When I started up this blog a bit more than two years ago, I envisioned a little space where I could ponder whatever I happened to be reading, hopefully engage in some stimulating discourse, and meet a few new cyber-pals along the way. At the time, I knew that the only way for this to work was if I was committed – regular posts, replying to comments, actively engaging with other bloggers, etc. – all the Blogging:101 stuff you find if you query Google about how to have a successful blog. I found that it was hard work – for me at least, the words don’t flow from my finger tips. There’s always been a good deal of prevaricating, writing, rewriting, deleting, writing a few words, running off for a snack, forgetting what I had written, starting over. But, as with any hobby, you keep at it because the pay-off is worth the effort. I met interesting people, had intelligent conversations, and, most importantly, was motivated to read more. I suspect this is why most bloggers keep at it.
And then life changes and priorities shift. As with any hobby that requires a bit of effort, it’s easy to let it go. And, once you do, it becomes harder and harder to pick it up again. And that’s where I find myself now – I haven’t posted a word in two months and have, for all intents and purposes, dropped off the face of the blogosphere. Which is not to say that I haven’t thought about getting it back up again. Every time I read pick up a book, I find things that I would like to write about. The effort required to do so, however, just seems greater and greater the more time goes by.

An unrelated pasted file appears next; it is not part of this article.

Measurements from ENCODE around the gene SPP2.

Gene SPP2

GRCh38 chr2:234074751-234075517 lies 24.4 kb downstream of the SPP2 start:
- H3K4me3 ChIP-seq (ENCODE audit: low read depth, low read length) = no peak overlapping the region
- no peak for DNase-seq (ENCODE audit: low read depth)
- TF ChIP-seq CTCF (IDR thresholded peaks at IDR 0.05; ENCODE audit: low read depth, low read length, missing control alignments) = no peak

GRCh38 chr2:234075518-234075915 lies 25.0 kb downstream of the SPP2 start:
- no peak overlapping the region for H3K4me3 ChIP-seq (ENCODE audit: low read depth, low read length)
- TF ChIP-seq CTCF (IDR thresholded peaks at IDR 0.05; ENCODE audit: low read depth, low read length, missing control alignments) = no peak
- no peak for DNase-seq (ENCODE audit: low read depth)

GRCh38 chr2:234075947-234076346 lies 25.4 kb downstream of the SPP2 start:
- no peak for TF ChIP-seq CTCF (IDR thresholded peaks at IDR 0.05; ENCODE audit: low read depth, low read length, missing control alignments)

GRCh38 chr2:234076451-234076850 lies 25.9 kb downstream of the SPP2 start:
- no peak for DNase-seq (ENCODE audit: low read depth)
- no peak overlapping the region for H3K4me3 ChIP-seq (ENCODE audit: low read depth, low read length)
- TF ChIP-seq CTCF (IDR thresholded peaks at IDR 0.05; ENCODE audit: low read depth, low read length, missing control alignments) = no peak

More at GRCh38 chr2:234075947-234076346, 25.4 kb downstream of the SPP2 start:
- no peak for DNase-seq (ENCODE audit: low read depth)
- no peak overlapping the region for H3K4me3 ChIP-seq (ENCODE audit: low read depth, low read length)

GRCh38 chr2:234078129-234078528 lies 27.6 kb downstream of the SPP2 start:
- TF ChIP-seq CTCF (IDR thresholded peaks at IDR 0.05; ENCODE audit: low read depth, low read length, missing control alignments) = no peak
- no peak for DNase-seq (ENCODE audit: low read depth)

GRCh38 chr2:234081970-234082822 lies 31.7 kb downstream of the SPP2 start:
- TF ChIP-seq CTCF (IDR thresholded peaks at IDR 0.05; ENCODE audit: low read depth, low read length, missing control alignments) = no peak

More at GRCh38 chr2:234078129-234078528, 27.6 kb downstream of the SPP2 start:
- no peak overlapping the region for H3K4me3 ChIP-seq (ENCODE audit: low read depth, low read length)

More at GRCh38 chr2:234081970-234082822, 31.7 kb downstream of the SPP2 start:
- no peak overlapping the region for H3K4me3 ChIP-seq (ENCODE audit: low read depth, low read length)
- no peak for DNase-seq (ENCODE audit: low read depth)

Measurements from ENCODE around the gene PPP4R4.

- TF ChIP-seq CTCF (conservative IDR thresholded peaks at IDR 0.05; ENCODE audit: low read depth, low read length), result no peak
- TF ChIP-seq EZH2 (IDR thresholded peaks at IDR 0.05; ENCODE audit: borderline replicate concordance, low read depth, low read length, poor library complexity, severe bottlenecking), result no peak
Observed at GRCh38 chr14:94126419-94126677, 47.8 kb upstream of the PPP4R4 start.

The good thing about blogging as a hobby, though, is that the internet never really lets you forget that your space is still out there and that the conversations you long to be part of are still going on. They’re going along just fine without you (“you” meaning “me” in this case) and will continue to do so, but…they’re still there. You can be a part of them again if you can muster up the commitment and dedication to participate.
A single, unexpected comment about a year-old post landing in your email box can be a very persuasive reminder of the reasons you took up blogging in the first place. A shared opinion about a writer or an argumentative, yet intellectual challenge – it doesn’t so much matter the content just that there are people out there who are willing to engage on a subject of mutual interest. This is a powerful motivator, one that can easily nudge a lapsed blogger back into writing.